Around 3 billion people across the world rely on solid fuels for their daily cooking needs. The adverse effects of traditional cooking methods on health, socio-economic and environmental conditions, especially among women, are well documented. Clean cookstoves promise a solution to these issues, but the effectiveness of this sector in achieving different impact objectives highly depends on how investment decisions are made.
A recent study by LEAD at Krea University, supported by FMO, the Dutch development bank, consolidates evidence on the impact of clean cookstoves in low- and middle-income countries, and the effectiveness of the business models employed for their delivery. The study identifies six principles that development finance institutions (DFIs) and other stakeholders, such as impact investors, should follow to ensure that investments in clean cookstoves yield the greatest impact possible. We’ll discuss these principles below.
Leverage Local Policy to Guide Investments and Align With Opportunities
Considering whether policymakers are prioritizing one type of cookstove or fuel over another (through regulations, directives and adequate budget allocations) can help predict whether an investment has the potential to succeed. For instance, the Indian government has been heavily promoting and subsidizing the adoption of liquefied petroleum gas (LPG)-based cookstoves, effectively rendering investments in other types of cookstoves unviable. Additionally, before finalizing any investment, it is important to consider the political cycle – i.e., when the next elections will be held, and what candidates’ stated policy intentions are on this topic. It’s also advisable to assess the government’s past policy decisions, weighing how long relevant policies have been in place (to gauge political commitment) and how effectively they have been implemented.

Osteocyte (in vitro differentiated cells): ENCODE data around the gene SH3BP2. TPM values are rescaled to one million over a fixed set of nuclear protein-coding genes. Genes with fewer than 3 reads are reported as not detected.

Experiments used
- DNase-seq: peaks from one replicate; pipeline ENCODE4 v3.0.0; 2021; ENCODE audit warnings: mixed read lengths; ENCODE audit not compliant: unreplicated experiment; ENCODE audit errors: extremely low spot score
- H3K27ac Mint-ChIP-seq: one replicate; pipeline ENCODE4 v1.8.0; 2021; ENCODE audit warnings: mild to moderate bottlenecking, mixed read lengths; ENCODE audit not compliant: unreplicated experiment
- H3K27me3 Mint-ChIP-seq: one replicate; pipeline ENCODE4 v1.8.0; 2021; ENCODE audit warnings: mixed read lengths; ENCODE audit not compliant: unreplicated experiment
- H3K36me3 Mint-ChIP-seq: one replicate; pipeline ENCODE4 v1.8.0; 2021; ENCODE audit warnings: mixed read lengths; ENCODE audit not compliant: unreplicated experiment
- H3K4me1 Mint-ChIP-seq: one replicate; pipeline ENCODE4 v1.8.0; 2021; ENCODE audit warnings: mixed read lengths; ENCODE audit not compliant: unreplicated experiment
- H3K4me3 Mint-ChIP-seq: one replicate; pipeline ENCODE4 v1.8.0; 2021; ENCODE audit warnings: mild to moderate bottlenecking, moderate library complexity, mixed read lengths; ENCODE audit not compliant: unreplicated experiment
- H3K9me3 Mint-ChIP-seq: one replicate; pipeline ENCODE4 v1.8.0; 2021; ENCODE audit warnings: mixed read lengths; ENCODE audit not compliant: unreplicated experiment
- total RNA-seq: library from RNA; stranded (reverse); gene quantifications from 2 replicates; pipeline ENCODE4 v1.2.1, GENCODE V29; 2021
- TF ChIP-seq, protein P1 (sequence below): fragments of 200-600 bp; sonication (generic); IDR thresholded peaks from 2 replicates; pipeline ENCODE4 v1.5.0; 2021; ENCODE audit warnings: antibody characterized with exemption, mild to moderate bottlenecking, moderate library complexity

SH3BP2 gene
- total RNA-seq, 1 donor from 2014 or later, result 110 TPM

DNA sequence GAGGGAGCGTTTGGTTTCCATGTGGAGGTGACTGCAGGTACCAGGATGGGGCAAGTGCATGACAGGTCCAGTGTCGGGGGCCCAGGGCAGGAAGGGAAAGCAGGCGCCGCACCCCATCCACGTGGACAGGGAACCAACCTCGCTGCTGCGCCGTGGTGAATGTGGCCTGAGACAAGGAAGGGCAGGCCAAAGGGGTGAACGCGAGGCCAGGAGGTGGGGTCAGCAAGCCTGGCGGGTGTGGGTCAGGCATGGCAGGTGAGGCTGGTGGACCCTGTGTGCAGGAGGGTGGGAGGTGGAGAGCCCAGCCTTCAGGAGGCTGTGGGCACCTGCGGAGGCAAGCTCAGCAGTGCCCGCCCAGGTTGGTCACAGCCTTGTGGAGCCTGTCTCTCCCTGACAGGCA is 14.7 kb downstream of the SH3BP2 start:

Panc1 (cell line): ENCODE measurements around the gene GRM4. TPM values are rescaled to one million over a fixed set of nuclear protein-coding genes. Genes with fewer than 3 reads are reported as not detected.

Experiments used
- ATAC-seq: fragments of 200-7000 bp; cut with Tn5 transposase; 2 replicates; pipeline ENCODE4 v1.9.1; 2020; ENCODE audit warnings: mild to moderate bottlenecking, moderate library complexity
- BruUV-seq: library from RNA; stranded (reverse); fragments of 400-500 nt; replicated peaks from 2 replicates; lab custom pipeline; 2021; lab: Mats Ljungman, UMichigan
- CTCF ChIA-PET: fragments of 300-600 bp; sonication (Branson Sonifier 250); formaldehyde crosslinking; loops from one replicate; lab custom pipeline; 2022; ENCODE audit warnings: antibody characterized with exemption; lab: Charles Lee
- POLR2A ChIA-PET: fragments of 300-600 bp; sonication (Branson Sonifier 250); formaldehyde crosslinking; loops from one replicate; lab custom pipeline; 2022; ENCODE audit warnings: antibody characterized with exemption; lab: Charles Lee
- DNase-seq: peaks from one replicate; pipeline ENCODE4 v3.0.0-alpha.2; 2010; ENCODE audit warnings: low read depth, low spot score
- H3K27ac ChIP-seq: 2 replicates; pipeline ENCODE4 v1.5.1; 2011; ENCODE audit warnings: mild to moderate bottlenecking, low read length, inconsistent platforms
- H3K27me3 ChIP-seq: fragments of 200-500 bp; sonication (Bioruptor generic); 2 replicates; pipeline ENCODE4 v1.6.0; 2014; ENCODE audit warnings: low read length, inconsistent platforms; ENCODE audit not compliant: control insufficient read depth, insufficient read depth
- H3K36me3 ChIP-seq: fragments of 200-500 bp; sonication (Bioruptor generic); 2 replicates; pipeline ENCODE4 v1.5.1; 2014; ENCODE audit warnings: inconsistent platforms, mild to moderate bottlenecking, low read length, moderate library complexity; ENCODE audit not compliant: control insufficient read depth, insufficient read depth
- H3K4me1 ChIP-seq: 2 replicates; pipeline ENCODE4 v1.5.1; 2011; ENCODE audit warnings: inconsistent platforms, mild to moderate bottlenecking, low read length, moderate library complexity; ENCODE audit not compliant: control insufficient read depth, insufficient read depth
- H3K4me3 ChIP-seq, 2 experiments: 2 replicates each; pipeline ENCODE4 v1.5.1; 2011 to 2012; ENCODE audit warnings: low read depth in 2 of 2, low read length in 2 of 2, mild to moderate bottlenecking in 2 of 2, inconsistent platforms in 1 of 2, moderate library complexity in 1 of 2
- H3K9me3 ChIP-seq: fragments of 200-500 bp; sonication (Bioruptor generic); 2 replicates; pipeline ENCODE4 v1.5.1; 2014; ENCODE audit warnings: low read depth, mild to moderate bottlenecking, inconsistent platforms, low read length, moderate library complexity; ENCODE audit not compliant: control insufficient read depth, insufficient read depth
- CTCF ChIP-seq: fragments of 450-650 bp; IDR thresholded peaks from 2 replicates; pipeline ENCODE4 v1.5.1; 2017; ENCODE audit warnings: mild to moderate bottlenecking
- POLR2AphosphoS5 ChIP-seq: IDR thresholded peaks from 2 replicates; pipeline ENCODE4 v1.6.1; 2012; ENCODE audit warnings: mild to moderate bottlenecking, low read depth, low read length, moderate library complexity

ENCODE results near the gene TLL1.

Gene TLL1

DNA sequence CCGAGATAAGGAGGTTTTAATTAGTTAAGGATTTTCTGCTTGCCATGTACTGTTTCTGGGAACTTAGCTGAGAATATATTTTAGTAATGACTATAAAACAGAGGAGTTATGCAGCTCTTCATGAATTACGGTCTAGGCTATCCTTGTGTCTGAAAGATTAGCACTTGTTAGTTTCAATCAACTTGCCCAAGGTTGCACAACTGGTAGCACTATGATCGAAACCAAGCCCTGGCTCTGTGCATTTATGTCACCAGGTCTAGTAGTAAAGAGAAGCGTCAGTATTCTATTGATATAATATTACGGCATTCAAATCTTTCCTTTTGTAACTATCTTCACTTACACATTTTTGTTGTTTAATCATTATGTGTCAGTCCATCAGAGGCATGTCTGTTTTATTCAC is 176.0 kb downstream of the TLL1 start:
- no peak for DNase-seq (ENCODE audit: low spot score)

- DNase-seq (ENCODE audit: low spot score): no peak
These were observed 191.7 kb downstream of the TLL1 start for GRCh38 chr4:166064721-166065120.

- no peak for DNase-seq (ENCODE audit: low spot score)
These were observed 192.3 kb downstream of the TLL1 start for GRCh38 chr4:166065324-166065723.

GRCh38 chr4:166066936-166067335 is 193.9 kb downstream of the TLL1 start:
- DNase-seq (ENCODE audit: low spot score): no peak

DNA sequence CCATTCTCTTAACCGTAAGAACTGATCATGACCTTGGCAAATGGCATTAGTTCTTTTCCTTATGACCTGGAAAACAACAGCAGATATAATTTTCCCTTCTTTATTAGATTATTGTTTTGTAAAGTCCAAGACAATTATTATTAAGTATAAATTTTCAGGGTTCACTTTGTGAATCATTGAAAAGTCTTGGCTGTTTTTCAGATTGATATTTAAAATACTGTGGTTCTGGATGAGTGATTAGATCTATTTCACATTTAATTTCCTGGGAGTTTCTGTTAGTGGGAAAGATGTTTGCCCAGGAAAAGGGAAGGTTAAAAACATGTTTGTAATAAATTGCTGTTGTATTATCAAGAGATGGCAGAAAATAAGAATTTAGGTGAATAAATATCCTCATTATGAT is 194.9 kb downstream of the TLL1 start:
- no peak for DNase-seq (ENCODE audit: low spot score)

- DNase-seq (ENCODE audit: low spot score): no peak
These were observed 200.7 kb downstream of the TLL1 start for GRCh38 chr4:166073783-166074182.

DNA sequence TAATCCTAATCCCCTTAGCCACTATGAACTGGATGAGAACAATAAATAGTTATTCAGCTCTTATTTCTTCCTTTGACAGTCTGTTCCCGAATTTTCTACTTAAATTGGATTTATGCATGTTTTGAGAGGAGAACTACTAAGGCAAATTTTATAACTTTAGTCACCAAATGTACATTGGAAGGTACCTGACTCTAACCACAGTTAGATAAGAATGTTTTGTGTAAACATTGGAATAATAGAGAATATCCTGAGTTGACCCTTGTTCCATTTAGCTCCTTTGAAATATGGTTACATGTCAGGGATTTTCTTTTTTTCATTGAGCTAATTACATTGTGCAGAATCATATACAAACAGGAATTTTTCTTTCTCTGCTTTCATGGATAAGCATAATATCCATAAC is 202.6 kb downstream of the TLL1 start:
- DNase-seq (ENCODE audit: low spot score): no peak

Explicitly Identify Priority Outcomes and Choose Best-Fit Cookstove Designs
Clean cookstoves come in a wide variety of designs and often use different fuel types, which influence their effectiveness in advancing different impact objectives. For instance, LPG cookstoves emit very low levels of particulate matter, making them a healthy option for the households that use them. However, LPG is produced either from crude oil refining or the extraction and processing of natural gas. Taking transportation into account as well, it is clear that the carbon footprint of LPG is negative. On the other hand, improved cookstoves using biomass might have a minimal impact on the environment, but they still emit harmful particulate matter – though how much depends on the design of each type of cookstove. Similarly, some cookstoves are more fuel efficient than others, thus having different impacts on savings, both in terms of money and time. One single type of cookstove that maximizes impact across all dimensions (e.g., economic, social, health and environmental outcomes) is extremely unlikely to be found. Thus, before making any investment it is essential to understand which outcome is the most important for the investor, and to select a cookstove design that focuses on achieving that outcome.
Invest in Cookstoves Based on Human-Centric Design Principles
The impact of cookstoves is conditional on their correct, continuous and exclusive use, as demonstrated by numerous studies documenting instances where families stopped using clean cookstoves shortly after acquiring them. In these cases, users preferred their traditional stoves due to different reasons, such as habit, familiarity, ease of use and fitness for their context (e.g., is the stove large enough to cook meals for large families?). Therefore, it’s important to ensure that people use their clean cookstoves with minimal assistance – and to that end, sufficient guidance and the right incentives are essential. This also requires cookstoves that are designed to fit the needs, behavior and preferences of the users – in other words, stoves created through Human-Centric Design. In practice, this means time and resources must be invested in engaging with users, and prototyping, piloting and refining solutions before their roll-out. This is a critical phase that is often overlooked by investors eager to jump into production and distribution.
Consider the Readiness of Local Financial Markets to Support Clean Cookstoves